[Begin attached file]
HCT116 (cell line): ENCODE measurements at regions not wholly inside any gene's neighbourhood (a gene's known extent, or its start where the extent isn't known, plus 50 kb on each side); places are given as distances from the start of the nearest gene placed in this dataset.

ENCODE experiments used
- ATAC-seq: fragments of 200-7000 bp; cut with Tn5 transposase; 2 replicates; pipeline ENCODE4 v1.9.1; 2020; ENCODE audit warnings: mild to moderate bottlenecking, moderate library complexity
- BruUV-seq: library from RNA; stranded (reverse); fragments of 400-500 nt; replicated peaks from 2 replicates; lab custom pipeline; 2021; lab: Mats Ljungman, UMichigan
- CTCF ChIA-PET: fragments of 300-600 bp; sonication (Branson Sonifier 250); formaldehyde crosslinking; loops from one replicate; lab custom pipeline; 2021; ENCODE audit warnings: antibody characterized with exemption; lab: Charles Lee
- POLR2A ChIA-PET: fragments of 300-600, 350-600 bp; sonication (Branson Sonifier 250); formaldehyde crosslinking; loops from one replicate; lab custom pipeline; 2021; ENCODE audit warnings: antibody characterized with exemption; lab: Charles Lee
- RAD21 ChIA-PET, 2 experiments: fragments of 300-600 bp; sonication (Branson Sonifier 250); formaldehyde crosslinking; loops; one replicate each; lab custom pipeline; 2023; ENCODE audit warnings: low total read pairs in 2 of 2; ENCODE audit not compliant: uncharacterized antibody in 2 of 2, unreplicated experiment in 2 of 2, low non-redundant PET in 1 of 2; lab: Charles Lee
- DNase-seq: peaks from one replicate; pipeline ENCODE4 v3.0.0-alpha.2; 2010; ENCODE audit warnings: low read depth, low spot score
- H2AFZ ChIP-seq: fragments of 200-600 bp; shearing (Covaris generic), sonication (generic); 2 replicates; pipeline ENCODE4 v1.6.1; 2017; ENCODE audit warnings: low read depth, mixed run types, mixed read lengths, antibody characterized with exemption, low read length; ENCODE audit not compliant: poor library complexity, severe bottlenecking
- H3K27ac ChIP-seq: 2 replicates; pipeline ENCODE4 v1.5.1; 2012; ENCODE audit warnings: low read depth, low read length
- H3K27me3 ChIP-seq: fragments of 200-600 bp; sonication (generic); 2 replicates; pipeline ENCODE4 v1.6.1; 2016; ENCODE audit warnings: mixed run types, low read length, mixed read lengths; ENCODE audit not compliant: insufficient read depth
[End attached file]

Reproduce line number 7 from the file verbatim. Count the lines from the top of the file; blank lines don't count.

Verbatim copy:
- RAD21 ChIA-PET, 2 experiments: fragments of 300-600 bp; sonication (Branson Sonifier 250); formaldehyde crosslinking; loops; one replicate each; lab custom pipeline; 2023; ENCODE audit warnings: low total read pairs in 2 of 2; ENCODE audit not compliant: uncharacterized antibody in 2 of 2, unreplicated experiment in 2 of 2, low non-redundant PET in 1 of 2; lab: Charles Lee